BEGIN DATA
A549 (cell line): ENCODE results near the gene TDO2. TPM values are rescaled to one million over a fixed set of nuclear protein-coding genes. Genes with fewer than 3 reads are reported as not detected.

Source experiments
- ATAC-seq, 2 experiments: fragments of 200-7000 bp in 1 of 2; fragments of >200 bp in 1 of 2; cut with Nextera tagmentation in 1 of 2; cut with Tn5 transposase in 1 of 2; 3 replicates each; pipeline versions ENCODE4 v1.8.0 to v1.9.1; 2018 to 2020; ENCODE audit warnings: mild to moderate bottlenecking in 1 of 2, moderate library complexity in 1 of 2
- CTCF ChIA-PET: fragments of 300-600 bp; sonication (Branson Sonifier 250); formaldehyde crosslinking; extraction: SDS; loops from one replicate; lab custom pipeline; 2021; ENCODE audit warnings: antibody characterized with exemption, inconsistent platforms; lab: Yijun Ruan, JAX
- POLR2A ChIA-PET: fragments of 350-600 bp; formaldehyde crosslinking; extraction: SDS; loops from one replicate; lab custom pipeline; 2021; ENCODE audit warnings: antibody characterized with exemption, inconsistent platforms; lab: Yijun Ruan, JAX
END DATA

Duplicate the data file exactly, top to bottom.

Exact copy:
A549 (cell line): ENCODE results near the gene TDO2. TPM values are rescaled to one million over a fixed set of nuclear protein-coding genes. Genes with fewer than 3 reads are reported as not detected.

Source experiments
- ATAC-seq, 2 experiments: fragments of 200-7000 bp in 1 of 2; fragments of >200 bp in 1 of 2; cut with Nextera tagmentation in 1 of 2; cut with Tn5 transposase in 1 of 2; 3 replicates each; pipeline versions ENCODE4 v1.8.0 to v1.9.1; 2018 to 2020; ENCODE audit warnings: mild to moderate bottlenecking in 1 of 2, moderate library complexity in 1 of 2
- CTCF ChIA-PET: fragments of 300-600 bp; sonication (Branson Sonifier 250); formaldehyde crosslinking; extraction: SDS; loops from one replicate; lab custom pipeline; 2021; ENCODE audit warnings: antibody characterized with exemption, inconsistent platforms; lab: Yijun Ruan, JAX
- POLR2A ChIA-PET: fragments of 350-600 bp; formaldehyde crosslinking; extraction: SDS; loops from one replicate; lab custom pipeline; 2021; ENCODE audit warnings: antibody characterized with exemption, inconsistent platforms; lab: Yijun Ruan, JAX